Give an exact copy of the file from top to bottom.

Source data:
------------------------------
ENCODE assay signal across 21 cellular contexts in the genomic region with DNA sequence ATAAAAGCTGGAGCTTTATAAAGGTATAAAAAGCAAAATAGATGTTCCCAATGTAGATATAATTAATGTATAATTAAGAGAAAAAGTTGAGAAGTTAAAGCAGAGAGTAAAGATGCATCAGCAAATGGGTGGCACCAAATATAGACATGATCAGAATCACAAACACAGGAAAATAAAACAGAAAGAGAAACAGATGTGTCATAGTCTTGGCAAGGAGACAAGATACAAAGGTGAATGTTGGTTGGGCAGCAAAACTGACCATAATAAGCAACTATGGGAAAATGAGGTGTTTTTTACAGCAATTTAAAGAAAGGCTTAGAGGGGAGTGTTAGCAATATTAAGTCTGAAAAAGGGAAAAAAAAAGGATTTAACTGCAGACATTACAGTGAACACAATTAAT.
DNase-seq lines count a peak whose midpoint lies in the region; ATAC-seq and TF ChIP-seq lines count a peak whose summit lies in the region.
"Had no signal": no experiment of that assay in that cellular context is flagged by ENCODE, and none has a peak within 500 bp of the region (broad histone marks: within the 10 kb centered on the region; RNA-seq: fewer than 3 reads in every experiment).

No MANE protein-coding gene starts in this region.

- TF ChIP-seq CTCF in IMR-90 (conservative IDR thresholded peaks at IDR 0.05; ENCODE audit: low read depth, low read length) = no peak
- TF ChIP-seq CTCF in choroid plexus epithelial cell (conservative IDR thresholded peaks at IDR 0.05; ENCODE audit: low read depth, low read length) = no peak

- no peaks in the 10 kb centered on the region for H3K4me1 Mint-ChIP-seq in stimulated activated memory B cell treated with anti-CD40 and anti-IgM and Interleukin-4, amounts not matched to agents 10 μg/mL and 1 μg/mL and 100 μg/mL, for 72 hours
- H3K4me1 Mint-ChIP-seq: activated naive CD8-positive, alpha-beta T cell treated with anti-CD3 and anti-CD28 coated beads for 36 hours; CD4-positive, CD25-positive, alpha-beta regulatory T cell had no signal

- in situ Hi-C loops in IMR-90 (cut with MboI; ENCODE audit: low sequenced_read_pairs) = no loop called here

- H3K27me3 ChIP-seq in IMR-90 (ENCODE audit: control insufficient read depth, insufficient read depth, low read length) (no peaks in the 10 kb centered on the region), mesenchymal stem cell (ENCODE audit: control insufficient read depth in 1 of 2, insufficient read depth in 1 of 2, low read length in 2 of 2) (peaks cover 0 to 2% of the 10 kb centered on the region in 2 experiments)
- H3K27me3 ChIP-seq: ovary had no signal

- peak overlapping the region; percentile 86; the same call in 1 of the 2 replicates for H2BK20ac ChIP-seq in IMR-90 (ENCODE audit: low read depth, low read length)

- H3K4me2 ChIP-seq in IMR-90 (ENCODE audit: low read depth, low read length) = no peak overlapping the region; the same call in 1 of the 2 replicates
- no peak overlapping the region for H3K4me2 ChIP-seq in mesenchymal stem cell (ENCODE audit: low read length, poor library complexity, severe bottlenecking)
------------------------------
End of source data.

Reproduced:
ENCODE assay signal across 21 cellular contexts in the genomic region with DNA sequence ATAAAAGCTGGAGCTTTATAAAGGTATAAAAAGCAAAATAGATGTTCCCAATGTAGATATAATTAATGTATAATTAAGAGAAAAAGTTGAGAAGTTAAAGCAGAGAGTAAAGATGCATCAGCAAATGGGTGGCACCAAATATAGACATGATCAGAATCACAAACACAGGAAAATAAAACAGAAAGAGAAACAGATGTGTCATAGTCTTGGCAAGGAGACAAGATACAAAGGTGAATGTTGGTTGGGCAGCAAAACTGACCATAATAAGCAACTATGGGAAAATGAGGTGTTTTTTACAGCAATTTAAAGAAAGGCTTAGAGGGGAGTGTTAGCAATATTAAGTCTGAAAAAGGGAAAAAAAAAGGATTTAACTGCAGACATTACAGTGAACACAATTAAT.
DNase-seq lines count a peak whose midpoint lies in the region; ATAC-seq and TF ChIP-seq lines count a peak whose summit lies in the region.
"Had no signal": no experiment of that assay in that cellular context is flagged by ENCODE, and none has a peak within 500 bp of the region (broad histone marks: within the 10 kb centered on the region; RNA-seq: fewer than 3 reads in every experiment).

No MANE protein-coding gene starts in this region.

- TF ChIP-seq CTCF in IMR-90 (conservative IDR thresholded peaks at IDR 0.05; ENCODE audit: low read depth, low read length) = no peak
- TF ChIP-seq CTCF in choroid plexus epithelial cell (conservative IDR thresholded peaks at IDR 0.05; ENCODE audit: low read depth, low read length) = no peak

- no peaks in the 10 kb centered on the region for H3K4me1 Mint-ChIP-seq in stimulated activated memory B cell treated with anti-CD40 and anti-IgM and Interleukin-4, amounts not matched to agents 10 μg/mL and 1 μg/mL and 100 μg/mL, for 72 hours
- H3K4me1 Mint-ChIP-seq: activated naive CD8-positive, alpha-beta T cell treated with anti-CD3 and anti-CD28 coated beads for 36 hours; CD4-positive, CD25-positive, alpha-beta regulatory T cell had no signal

- in situ Hi-C loops in IMR-90 (cut with MboI; ENCODE audit: low sequenced_read_pairs) = no loop called here

- H3K27me3 ChIP-seq in IMR-90 (ENCODE audit: control insufficient read depth, insufficient read depth, low read length) (no peaks in the 10 kb centered on the region), mesenchymal stem cell (ENCODE audit: control insufficient read depth in 1 of 2, insufficient read depth in 1 of 2, low read length in 2 of 2) (peaks cover 0 to 2% of the 10 kb centered on the region in 2 experiments)
- H3K27me3 ChIP-seq: ovary had no signal

- peak overlapping the region; percentile 86; the same call in 1 of the 2 replicates for H2BK20ac ChIP-seq in IMR-90 (ENCODE audit: low read depth, low read length)

- H3K4me2 ChIP-seq in IMR-90 (ENCODE audit: low read depth, low read length) = no peak overlapping the region; the same call in 1 of the 2 replicates
- no peak overlapping the region for H3K4me2 ChIP-seq in mesenchymal stem cell (ENCODE audit: low read length, poor library complexity, severe bottlenecking)